This afternoon in Judge Michael Caldwell’s courtroom, five attorneys were on the clock in Algonquin Township Road Commissioner Andrew Gasser’s suit against predecessor Bob Miller, his wife Anna May and newly-elected Township Clerk Karen Lukasik.
David McArdle, representing Clerk Lukasik, asked the judge to prevent the destruction of records by Gasser and Township Supervisor Chuck Lutzow, mentioning specifically security camera footage.
McArdle asked specifically that “Chris Welky of Ace Security Works or any other independent computer technician to make copies.”
This was modified to appoint Joe Gottemoller to hire someone to make copies of the security disk and those of copy and scanning machines, turning them into the court for distribution.
Commentary while waiting for an attorney reported to be representing Anna May Miller, revealed some other interesting information.
Lukasik was said to have walked into the office on May 5th (after the election, but before being sworn into office) and seen a cabinet full of documents.
On June 1st those cabinets were empty, McArdle revealed.
An unidentified third party was reported to have been seen on May 12th and 13th removing boxes from Algonquin Township offices.
McArdle convinced Judge Caldwell that “everybody will be served by freezing the evidence.”
Robert Hanlon, representing Gasser agreed that “preservation of records is paramount in this case.”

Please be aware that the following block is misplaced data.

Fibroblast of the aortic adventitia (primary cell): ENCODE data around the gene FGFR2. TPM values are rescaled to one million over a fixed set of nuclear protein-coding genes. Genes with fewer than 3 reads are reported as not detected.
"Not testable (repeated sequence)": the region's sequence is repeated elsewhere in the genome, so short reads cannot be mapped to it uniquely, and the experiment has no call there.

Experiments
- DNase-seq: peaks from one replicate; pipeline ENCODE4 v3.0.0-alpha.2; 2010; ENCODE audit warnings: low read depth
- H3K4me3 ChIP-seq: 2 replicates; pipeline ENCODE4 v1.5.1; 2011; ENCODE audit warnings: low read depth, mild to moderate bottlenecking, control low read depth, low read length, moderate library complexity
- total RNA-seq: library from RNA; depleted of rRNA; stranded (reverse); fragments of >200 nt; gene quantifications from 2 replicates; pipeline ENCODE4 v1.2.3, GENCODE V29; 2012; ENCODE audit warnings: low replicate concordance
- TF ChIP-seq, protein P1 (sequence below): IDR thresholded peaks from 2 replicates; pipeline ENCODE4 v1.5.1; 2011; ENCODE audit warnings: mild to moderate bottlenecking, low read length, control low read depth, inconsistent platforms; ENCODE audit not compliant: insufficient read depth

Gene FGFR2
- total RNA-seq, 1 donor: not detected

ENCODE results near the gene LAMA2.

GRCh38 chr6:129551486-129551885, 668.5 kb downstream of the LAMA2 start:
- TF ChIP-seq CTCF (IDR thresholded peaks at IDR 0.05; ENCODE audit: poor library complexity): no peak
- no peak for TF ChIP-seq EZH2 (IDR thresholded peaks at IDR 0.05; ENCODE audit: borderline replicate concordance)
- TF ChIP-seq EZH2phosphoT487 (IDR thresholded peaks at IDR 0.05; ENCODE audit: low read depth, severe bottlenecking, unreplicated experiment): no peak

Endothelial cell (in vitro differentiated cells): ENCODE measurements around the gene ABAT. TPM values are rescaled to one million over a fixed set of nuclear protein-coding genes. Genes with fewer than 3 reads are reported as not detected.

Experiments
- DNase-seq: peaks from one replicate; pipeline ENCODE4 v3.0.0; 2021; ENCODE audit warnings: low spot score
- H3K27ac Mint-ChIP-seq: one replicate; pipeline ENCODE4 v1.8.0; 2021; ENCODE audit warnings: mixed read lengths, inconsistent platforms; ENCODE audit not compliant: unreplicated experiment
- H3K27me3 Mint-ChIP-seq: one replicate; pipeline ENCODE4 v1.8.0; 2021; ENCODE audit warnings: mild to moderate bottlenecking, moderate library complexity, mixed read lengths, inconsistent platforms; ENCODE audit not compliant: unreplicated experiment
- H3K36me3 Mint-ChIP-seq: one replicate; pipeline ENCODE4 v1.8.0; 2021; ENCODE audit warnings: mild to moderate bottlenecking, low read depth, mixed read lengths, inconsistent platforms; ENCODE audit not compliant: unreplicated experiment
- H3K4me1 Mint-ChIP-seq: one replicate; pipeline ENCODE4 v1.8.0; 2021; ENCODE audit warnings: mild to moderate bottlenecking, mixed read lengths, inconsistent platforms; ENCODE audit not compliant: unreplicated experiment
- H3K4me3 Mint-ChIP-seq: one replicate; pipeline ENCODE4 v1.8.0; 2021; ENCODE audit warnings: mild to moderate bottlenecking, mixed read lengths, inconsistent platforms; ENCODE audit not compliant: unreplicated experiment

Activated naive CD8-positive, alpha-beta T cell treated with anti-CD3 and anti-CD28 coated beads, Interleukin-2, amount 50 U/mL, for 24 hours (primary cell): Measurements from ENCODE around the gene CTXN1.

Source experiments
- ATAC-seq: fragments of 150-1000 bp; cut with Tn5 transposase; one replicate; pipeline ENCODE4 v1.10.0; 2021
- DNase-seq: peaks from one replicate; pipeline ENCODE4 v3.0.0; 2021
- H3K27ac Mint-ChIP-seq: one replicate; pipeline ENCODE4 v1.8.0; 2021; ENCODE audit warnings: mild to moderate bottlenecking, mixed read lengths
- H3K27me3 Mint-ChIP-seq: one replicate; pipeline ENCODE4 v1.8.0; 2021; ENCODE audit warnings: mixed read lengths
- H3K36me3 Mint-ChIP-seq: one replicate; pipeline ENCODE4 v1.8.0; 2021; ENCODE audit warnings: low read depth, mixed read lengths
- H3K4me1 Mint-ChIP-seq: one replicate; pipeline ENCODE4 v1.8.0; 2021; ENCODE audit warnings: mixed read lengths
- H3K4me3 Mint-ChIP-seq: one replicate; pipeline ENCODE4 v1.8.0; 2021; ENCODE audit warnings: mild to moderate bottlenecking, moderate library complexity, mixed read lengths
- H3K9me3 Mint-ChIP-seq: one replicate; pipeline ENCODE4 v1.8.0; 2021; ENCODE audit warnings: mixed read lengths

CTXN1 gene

He suggested that “there has been misconduct.”
Hanlon objected to the hiring of the security service which had been providing the cameras and video recording, explaining that it had “refused” to provide “passwords” when requested.
Hanlon read from the stature that tells of the duty of every person going out of office to leave public records, the definition of which includes “digitized electronic material.”
He added a mention of the purchase of purses and “trips to Disneyland.”
Thomas Gooch, representing Miller, pointed out the Gasser’s case “assumes my client has access for records.”
“I don’t know where this Disneyland charge came from.
“My clients took no records with them on May 12th.”
Gooch said he did “have a problem with ‘all persons'” being in the Temporary Restraining Order.
He said there was no allegation that Bob Miller took township records.
“He took no records and there is no allegation that he took any records.”
Hanlon immediately brought him emails.
“Not a signal email was left.
“They were not present because he kept them in a forum outside the township,” Hanlon stated.
He then cited the case in which the Chicago Tribune sued Mayor Rahm Emmanuel for access to his private email account, which was used for official business.
Caldwell concluded, “If we are going to restrain one party, we should restrain all parties to the case.”
Gooch argued that if his client was gong to destroy records, “they would be long gone.”
Jim Kelly, representing Supervisor Chuck Lutzow, then raised privacy issues regarding General Assistance recipients and Social Security numbers of employees.
Judge Caldwell agreed that should be in his court order.
The final attorney was Mark Gummerson, also representing the Township Clerk.
In other news, Judge Michael Chmiel, who was originally assigned the case, recused himself, the result being that Judge Caldwell got the case.